Even a kid would tell you that no one can think of starting a business if they don’t have any money available to fund it. In order to start and run a business enterprise, you need funds that would take you and your business a long way. These funds that sustain your business are collectively called your business capital. In simple words, business capital is a combination of financial assets that help your business function smoothly. These are the assets that you require at every stage of your business, on a daily basis.
There are several divisions and bifurcations of business capital, but the one made on the basis of ownership is the most basic and the most important to understand for any budding entrepreneur. On the basis of ownership, business capital can either be owned or borrowed. These funds come into the picture when the business is about to be launched and hold their importance till the venture is dissolved/shelved.
Borrowed capital, as the name suggests, comprises of sources of finance that are borrowed by the business and are to be paid after certain period of time. These sources majorly include the issue of debentures and loans. Debentures are issued against the security of certain assets. Loans taken by the business can further fall into one of the following categories:
- Long term loans (for acquiring fixed assets)
- Short term loans (for funding liquid assets and day-to-day business activities)
On the other hand, owned capital consists of funds owned by the people who have a stake in the business. Unlike the borrowed capital, owned capital is not supposed to be paid back to anyone as the stakeholders themselves have invested funds, and also the returns on this investment are highly subject to the market conditions. Owned capital can be further divided into the following categories:
This is the capital raised by dividing the total capital into shares and selling them to the public in order to make them the stakeholders. This investment has the highest potential of getting favourable returns depending on the market conditions. However, you may also lose your and your stakeholders’ money if your business stops making profit, as the equity shares are paid off in the end after making all the necessary deductions.
This is the capital raised by selling preference shares of your company. These shares differ from the equity shares on the basis that they are given higher preference as compared to equity shares invested by the stakeholders. When a company makes profits, preference shares are paid off before the equity shares and when a company winds up, people holding preference shares are paid off their dues before the ones holding equity shares.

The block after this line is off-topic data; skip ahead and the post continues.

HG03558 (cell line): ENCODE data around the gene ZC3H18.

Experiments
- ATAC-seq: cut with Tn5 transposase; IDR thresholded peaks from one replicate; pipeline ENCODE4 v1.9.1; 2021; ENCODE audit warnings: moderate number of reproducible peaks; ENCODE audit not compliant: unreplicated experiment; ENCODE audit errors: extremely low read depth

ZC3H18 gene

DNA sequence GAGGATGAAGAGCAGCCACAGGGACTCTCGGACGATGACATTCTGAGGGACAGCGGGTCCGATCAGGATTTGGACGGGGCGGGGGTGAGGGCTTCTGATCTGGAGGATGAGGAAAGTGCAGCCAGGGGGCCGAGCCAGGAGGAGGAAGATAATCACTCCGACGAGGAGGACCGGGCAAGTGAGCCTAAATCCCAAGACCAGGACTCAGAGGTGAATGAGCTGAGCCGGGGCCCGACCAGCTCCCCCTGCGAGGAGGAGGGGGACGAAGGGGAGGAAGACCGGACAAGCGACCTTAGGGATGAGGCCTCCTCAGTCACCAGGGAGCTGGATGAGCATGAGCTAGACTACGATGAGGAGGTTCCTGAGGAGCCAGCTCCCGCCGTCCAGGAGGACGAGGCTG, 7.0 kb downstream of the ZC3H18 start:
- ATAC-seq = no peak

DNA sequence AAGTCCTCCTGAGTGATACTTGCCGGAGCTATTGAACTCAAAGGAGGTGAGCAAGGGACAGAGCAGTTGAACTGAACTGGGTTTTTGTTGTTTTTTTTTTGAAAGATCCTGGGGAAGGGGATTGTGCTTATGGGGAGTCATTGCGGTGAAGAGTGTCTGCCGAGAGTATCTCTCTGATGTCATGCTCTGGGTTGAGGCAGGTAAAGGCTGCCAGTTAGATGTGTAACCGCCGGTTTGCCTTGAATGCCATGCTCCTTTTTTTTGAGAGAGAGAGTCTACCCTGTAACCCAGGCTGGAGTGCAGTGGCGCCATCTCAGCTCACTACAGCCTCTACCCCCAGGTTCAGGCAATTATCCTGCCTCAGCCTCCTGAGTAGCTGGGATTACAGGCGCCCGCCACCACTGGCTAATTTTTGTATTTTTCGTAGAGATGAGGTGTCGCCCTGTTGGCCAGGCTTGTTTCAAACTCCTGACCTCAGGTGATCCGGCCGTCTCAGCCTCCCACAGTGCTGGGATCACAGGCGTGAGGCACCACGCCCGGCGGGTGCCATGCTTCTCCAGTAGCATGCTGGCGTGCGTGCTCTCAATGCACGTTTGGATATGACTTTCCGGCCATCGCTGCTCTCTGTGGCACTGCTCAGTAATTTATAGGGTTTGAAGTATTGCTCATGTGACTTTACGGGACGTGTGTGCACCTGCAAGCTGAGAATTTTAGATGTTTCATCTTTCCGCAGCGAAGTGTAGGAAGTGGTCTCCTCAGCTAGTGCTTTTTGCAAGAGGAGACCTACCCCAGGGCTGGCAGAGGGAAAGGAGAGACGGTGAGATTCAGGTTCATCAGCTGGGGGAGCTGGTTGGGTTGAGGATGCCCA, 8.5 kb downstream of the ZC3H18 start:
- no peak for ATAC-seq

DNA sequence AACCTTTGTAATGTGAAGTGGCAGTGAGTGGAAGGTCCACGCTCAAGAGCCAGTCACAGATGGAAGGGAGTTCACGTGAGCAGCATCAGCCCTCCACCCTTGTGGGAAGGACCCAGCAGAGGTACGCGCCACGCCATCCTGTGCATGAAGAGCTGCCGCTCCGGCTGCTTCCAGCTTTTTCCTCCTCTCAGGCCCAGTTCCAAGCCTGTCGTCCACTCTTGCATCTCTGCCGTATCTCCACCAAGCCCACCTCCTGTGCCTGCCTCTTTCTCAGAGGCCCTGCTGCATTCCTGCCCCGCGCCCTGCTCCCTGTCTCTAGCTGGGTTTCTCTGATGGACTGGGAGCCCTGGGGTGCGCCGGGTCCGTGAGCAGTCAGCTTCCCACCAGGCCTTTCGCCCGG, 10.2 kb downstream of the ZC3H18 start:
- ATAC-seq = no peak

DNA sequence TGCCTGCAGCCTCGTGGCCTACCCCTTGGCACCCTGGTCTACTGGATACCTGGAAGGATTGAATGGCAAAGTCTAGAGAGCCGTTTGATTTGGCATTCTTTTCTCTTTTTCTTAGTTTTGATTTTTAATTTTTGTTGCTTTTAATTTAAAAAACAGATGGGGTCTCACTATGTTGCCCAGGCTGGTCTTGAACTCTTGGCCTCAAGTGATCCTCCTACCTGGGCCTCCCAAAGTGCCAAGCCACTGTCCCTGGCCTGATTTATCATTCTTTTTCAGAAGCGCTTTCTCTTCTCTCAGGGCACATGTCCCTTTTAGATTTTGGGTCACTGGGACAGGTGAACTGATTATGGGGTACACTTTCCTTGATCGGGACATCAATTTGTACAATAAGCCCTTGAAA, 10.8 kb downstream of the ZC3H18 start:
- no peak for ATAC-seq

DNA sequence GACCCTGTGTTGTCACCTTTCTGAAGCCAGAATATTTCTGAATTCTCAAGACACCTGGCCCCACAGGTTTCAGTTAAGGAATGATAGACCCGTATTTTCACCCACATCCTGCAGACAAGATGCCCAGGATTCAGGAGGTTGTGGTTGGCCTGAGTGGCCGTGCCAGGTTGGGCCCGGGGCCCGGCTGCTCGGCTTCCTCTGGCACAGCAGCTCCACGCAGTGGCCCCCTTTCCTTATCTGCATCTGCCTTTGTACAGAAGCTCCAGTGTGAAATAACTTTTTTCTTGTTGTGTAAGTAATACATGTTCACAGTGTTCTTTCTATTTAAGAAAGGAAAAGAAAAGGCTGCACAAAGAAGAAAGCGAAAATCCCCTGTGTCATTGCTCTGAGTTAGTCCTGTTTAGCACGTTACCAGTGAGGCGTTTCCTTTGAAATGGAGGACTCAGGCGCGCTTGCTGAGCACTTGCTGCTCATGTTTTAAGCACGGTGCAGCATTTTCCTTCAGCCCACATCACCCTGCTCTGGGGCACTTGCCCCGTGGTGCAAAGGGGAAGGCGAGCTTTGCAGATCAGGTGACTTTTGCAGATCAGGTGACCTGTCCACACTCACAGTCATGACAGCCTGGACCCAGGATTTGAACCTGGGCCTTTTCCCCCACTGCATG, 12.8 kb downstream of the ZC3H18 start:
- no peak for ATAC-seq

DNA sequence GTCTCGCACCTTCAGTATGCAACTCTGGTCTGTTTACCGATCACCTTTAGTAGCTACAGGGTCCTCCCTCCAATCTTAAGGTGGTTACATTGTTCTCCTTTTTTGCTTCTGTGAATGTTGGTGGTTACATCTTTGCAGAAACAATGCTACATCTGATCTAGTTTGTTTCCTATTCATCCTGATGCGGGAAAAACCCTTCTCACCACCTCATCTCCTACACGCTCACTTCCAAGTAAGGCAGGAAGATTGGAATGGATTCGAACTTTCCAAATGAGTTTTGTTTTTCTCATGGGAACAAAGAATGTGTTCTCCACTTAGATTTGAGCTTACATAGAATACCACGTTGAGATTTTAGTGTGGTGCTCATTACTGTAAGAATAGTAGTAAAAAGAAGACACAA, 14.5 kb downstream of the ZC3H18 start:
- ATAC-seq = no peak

This majorly comprises of the money saved out of the profits made by the business that you’d want to re-invest for the firm’s well-being. This is as good as an individual saving money and using that money to buy something for them. Retained earnings largely constitute of the profits ploughed back by the firm in order to invest back into the business. Owned capital holds a lot of importance in the working of a firm as it is directly paid by the company stakeholders. Here are two major advantages of having a decent owned capital raised for your business enterprise:
No Economic Pressure
There is no economic pressure on the company and people running it as in the case of owned capital, dividend is paid only if the company makes profits. As the stakeholders of the firm are liable for any loss that the venture makes, there is no dividend distributed of the business doesn’t make profits. On the other hand, a business enterprise is bound to pay the borrowed capital back to their sources when payment is due, irrespective of the profit earned by the company.
Acquiring Fixed Assets
As you are under no obligation to pay back the funds acquired through the owned capital, you can use the same for acquiring fixed assets such as land, machinery, office premises and so on. However, the fixed asset requirements are usually very high for a business firm. In case you are not able to fulfil them using your owned capital, you can approach lending firms and acquire asset finance to fund your needs.